`PATHS` is a Stardog-specific query type, an extension of SPARQL Property Paths to better support pathfinding use cases like this one.

As you would expect, `PATHS` queries find the path(s) from one IRI to another. `PATHS` queries can help find specific types of paths as well, e.g. the shortest path or a path connected by a certain kind of relationship. Here’s a basic `PATHS` query:

``````PATHS
START ?x {?x :hasName "Kevin Bacon"}
END ?y {?y :hasName "Nick Offerman"}
VIA {
?movie a :Movie .
?x :actedIn ?movie .
?y :actedIn ?movie .
} LIMIT 1
``````

The first line says “I want to get from X to Y, but make sure that X has the name Kevin Bacon to start and Y has the name Nick Offerman to end”. Each “hop” of the path will go from an x to a y. At the next stop y from the previous stop becomes x’ and goes to y’, then y’ becomes x” and so on. We know that we start at Kevin Bacon, but this ensures we stop when the y of the hop is Nick Offerman.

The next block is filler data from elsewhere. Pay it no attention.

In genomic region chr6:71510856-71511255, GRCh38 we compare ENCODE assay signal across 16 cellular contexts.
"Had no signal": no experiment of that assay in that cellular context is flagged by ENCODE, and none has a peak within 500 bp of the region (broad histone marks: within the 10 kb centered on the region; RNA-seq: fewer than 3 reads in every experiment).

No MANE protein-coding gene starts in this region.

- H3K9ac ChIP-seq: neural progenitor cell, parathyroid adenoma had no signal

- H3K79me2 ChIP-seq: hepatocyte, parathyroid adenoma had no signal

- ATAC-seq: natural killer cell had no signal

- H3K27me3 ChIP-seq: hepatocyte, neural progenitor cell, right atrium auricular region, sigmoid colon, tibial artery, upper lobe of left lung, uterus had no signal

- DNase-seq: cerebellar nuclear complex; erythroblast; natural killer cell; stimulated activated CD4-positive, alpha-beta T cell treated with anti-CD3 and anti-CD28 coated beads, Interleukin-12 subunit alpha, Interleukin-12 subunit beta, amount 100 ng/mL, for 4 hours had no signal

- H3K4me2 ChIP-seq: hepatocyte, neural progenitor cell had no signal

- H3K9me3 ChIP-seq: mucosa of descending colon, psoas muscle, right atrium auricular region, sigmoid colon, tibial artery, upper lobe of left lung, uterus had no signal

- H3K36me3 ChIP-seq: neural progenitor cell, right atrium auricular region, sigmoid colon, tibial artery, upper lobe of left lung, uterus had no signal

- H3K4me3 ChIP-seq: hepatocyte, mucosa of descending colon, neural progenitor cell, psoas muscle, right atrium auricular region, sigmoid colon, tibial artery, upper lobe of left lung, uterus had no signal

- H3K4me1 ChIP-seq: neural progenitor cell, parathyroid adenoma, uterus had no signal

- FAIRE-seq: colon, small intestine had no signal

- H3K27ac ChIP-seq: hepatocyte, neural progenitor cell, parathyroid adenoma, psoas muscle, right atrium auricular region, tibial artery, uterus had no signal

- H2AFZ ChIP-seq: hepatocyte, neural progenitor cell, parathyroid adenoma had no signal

The `VIA` clause says how we want to get there. This one says we want to get there by finding a movie that both x and y have acted in.

We add `LIMIT 1` to get one path back, since by default a `PATHS` query returns any of the shortest paths and there’s likely to be more than one.

If you run this, you’ll see something that looks like a path, and we can tell that Nick Offerman is three degrees away from Kevin Bacon. If you click on “See Bindings”, you can see the movie that connects them (note your movies may not be the same as the example here). But all of these IRIs are not readable, and we don’t have actor names or titles because we did not explicitly ask for them. So let’s explicitly ask for them:

``````PATHS
START ?x {?x :hasName "Kevin Bacon"}
END ?y {?y :hasName "Nick Offerman"}
VIA {
?movie a :Movie ;
:hasTitle ?title .
?x :actedIn ?movie ;
:hasName ?xName .
?y :actedIn ?movie ;
:hasName ?yName .
} LIMIT 1
``````

The output looks the same, but now we can click on “See Bindings” to see how the connections are made. The easiest way to see the full picture is to click “Run to file” and export to `.csv` or your preferred file format. Then all the data is in front of you to tell the story in typical “Six Degrees of Kevin Bacon” fashion.